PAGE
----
This remarkable work is another sign of the gradual progress of modern thought toward a more idealistic and, in a sense, a more spiritual view of the universe than the scientifically materialistic one of the nineteenth century. The author, Sir Charles Sherrington, O. M, etc, is a distinguished scientist, said to be the foremost British physiologist, and his handling of the subject reveals the possession of that rare combination, the sensitive vision of the poet and the technical knowledge of a trained expert.
Though the study of physiology has led many of its votaries toward materialism and skepticism Sir Charles is no crude materialist — and in many respects he takes the Theosophical point of view. He insists on the underlying unity of the Cosmos, and denies that the mind is a "secretion of the brain" or that it is made of electric particles or even connected with the relativist quantum of action. It cannot be "energy" because it does not obey the laws of energy. We feel that his liberal outlook suggests that if he studied the Esoteric philosophy he would find the clues to many of his problems.
As a starting point Sir Charles takes a notable sixteenth-century treatise entitled De Abditis Rerum Causis (On the Hidden Causes of Things) by Dr Jean Fernel, physician to King Henri II of France. Dr Fernel had a powerful and critical mind and although his thinking was dominated by the religious atmosphere of his age he was a keen reasoner. His book appeared in 1598, when faith in the unseen was strong, and he naturally believed that "living things have souls, dead ones none." This complete dualism is not the modern view in which the notion of a definite separation between the animate and the inanimate scarcely exists, and much of the author's argument is devoted to the rebuttal of a crude dualism in nature. Here Sir Charles is in agreement with the Ancient Wisdom, though Theosophy carries the argument farther. H. P. Blavatsky writes:
. . . chemical science may well say that there is no difference between the matter which composes the ox and that which forms man. But the Occult doctrine is far more explicit. It says: — Not only the chemical compounds are the same, but the same infinitesimal invisible lives compose the atoms of the bodies of the mountain and the daisy, of man and the ant, of the elephant, and of the tree which shelters him from the sun. Each particle — whether you call it organic or inorganic — is a life. . . . — The Secret Doctrine, I, 261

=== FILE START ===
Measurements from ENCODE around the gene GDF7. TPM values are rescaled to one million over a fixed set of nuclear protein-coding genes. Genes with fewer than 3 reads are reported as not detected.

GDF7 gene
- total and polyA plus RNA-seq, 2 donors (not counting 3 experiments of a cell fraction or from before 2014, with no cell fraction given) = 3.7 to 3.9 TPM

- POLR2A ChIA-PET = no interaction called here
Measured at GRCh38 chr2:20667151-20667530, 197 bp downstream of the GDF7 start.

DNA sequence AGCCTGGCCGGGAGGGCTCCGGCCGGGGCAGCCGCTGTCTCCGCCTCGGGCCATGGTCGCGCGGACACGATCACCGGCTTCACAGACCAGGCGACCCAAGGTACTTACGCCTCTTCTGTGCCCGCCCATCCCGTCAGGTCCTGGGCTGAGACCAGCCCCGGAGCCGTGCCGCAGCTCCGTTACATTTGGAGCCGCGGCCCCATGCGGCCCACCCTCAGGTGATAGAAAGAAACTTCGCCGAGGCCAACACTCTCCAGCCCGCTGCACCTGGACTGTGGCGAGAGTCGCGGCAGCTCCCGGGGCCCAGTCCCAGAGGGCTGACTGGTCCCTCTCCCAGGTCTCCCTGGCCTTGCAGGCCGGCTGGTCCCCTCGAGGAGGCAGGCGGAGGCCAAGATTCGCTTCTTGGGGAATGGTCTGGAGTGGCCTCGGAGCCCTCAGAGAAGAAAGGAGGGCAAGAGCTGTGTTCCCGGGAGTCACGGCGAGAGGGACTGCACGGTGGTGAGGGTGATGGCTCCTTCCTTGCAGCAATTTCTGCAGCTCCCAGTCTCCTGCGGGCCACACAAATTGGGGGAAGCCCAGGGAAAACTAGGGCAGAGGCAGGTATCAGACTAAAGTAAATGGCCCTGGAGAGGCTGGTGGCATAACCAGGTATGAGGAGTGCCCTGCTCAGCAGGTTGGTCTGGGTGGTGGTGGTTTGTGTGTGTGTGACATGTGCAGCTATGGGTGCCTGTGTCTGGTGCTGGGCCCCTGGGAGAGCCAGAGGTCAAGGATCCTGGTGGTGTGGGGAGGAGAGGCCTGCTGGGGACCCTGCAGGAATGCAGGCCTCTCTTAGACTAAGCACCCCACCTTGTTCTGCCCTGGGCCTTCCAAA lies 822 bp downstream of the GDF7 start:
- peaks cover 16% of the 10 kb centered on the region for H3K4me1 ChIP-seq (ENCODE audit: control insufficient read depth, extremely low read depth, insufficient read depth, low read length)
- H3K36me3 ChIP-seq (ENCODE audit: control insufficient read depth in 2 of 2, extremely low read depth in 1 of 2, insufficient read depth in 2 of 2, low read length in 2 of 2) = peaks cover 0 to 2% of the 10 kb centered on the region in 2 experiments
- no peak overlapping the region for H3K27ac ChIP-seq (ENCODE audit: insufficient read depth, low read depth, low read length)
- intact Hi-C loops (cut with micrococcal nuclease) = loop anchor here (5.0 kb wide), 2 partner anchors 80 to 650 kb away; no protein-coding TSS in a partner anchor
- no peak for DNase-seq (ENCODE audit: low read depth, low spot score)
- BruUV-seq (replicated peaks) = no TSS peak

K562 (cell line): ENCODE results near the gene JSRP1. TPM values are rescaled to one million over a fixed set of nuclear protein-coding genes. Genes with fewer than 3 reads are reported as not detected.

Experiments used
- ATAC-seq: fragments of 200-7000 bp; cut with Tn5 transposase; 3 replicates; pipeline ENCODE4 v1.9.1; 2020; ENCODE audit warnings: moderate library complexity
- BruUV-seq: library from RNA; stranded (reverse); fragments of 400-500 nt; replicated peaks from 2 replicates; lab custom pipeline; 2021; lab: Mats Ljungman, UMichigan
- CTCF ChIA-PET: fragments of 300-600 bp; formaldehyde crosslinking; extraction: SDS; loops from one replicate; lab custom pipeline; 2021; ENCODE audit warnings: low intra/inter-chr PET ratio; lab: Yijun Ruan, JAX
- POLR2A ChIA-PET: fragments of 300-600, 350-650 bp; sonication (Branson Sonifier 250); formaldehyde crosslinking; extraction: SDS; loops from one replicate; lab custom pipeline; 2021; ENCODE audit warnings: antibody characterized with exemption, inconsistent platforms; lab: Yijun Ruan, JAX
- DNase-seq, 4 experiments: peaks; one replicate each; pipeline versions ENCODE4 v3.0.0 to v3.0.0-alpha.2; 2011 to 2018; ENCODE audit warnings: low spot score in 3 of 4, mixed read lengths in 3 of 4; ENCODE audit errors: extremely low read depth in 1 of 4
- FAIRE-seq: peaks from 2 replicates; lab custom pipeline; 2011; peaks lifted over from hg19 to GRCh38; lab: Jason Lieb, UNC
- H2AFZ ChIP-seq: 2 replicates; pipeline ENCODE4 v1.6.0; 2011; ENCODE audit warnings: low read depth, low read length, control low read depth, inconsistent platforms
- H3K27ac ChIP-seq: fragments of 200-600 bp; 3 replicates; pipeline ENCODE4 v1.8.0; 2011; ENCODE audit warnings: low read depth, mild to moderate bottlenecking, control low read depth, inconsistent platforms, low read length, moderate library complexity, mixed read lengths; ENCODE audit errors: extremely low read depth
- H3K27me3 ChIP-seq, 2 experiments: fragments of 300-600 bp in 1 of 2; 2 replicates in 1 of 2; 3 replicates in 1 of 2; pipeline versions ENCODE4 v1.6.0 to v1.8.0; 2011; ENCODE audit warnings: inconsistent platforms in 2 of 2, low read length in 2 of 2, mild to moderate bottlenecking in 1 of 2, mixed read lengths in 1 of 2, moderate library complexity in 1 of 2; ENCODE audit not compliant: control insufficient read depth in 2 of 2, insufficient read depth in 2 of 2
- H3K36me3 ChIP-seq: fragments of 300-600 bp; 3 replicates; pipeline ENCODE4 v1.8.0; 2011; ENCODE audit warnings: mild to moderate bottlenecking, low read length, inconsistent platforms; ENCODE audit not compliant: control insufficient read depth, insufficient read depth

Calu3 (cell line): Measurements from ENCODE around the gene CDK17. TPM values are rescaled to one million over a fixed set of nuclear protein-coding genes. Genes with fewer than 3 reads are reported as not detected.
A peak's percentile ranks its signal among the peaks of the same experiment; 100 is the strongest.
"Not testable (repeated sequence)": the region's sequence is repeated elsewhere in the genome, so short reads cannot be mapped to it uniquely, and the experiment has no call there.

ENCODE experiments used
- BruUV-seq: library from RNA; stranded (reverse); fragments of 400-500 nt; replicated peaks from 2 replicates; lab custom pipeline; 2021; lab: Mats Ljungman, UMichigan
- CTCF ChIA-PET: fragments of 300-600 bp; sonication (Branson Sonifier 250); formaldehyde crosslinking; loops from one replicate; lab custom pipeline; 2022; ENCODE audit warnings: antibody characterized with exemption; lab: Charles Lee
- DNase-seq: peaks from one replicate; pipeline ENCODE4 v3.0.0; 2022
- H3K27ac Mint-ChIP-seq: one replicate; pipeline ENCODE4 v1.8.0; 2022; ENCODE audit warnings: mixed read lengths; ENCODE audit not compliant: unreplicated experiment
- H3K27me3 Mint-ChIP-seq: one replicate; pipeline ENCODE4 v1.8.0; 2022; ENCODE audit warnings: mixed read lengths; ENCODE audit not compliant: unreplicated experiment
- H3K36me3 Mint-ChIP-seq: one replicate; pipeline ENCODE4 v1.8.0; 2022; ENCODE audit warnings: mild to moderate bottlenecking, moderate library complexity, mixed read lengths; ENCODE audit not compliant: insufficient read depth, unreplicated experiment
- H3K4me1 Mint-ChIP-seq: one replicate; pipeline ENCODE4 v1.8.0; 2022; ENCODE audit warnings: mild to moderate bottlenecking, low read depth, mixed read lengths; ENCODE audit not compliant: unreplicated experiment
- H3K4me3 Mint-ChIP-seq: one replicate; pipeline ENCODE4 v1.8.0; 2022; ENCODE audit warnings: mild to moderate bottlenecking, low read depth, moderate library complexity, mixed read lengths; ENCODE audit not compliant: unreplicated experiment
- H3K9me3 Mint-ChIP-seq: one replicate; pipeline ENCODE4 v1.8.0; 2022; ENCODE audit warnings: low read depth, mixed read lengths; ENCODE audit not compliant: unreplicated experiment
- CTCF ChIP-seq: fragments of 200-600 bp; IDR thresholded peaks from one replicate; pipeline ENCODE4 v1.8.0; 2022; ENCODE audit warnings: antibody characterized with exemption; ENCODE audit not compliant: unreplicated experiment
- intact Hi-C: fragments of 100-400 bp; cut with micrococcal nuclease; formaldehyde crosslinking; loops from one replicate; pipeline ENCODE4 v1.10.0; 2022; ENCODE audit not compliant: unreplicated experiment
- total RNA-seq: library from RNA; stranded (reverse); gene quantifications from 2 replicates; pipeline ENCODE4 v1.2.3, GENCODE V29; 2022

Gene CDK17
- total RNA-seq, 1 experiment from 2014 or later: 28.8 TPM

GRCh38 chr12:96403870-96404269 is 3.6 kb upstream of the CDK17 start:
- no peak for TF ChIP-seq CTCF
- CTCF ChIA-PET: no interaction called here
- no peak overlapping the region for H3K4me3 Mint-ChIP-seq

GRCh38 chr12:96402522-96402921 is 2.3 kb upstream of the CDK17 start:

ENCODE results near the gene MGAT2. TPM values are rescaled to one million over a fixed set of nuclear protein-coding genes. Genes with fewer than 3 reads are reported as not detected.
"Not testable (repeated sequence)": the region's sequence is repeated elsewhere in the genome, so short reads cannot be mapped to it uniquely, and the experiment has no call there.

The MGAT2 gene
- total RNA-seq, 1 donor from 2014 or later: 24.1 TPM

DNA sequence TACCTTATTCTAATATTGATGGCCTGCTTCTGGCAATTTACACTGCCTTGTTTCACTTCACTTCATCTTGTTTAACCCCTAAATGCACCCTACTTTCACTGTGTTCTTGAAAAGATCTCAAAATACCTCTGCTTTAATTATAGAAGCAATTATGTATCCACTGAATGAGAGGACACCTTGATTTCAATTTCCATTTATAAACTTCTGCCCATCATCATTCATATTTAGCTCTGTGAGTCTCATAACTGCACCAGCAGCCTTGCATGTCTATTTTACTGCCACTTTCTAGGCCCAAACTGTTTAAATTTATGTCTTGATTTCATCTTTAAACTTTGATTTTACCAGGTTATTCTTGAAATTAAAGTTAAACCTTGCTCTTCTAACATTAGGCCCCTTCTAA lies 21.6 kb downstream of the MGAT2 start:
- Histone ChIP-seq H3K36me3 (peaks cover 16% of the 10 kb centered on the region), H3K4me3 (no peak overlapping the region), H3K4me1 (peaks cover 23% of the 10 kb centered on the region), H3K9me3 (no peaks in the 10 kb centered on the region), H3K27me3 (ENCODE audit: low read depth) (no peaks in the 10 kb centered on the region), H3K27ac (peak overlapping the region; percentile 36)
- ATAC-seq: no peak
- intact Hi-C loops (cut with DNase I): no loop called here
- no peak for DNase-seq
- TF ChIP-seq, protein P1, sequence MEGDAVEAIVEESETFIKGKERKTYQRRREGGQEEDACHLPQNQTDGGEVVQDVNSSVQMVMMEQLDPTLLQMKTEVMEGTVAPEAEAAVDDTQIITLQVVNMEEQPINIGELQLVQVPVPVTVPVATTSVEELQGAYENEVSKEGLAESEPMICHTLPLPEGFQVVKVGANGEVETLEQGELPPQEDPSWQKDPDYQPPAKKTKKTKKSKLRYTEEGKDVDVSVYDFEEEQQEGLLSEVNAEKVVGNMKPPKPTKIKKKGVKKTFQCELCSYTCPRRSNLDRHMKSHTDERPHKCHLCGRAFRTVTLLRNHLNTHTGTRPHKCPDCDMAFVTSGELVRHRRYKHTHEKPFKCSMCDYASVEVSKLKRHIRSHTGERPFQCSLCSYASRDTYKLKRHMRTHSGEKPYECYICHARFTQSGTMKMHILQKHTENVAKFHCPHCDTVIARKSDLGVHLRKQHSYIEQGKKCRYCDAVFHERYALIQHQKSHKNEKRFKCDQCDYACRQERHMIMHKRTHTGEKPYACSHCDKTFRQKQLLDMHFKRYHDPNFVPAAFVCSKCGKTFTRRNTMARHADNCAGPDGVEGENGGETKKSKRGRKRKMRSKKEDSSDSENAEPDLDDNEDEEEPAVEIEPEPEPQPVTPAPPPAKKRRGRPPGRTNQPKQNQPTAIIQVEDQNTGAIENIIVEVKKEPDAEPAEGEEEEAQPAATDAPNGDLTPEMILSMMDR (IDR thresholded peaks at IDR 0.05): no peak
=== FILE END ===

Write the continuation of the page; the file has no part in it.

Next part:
Sir Charles Sherrington's study contains many fascinatingly interesting though decidedly disquieting delineations of the marvelous workings of Nature in her incessant efforts to produce living creatures in overwhelming profusion. As he says, it is not easy to understand how a Benevolent and All-Powerful Designer can have "created" or even tolerated the ingenious and seemingly guided processes of reproduction and sustenance which produce horrifying tragedies on an enormous scale, especially those in which men and the higher animals are slowly and painfully destroyed by inferior creatures. For instance, in India alone about 1,200,000 human beings die of malaria annually, infected by the microscopic plasmodium malariae, and many more suffer intensely from the disease. The author holds the reader spellbound by his vivid description of the almost unbelievably complex and painstaking methods by which this venemous speck and many other equally lowly pests destroy the higher forms of life wholesale. In these cases, he says:
Life's prize is given to the aggressive and inferior life, destructive of other lives at the expense of suffering in them, and, sad as it may seem to us, suffering in proportion as they are lives high in life's scale.
Of course, numerous examples exist in which the same marvelous ingenuity and apparent "design" are employed for benevolent and constructive purposes, but on the other hand the examples of destructive "devilish ingenuity" such as those he describes are "an almost countless many."